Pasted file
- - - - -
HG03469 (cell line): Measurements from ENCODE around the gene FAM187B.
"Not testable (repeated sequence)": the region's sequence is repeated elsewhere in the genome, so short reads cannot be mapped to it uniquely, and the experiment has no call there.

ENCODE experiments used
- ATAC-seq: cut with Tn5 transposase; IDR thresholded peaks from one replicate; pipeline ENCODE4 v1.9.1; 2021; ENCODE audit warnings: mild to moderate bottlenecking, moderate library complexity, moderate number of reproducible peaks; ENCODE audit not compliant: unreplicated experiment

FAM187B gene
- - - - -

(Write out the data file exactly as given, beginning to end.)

HG03469 (cell line): Measurements from ENCODE around the gene FAM187B.
"Not testable (repeated sequence)": the region's sequence is repeated elsewhere in the genome, so short reads cannot be mapped to it uniquely, and the experiment has no call there.

ENCODE experiments used
- ATAC-seq: cut with Tn5 transposase; IDR thresholded peaks from one replicate; pipeline ENCODE4 v1.9.1; 2021; ENCODE audit warnings: mild to moderate bottlenecking, moderate library complexity, moderate number of reproducible peaks; ENCODE audit not compliant: unreplicated experiment

FAM187B gene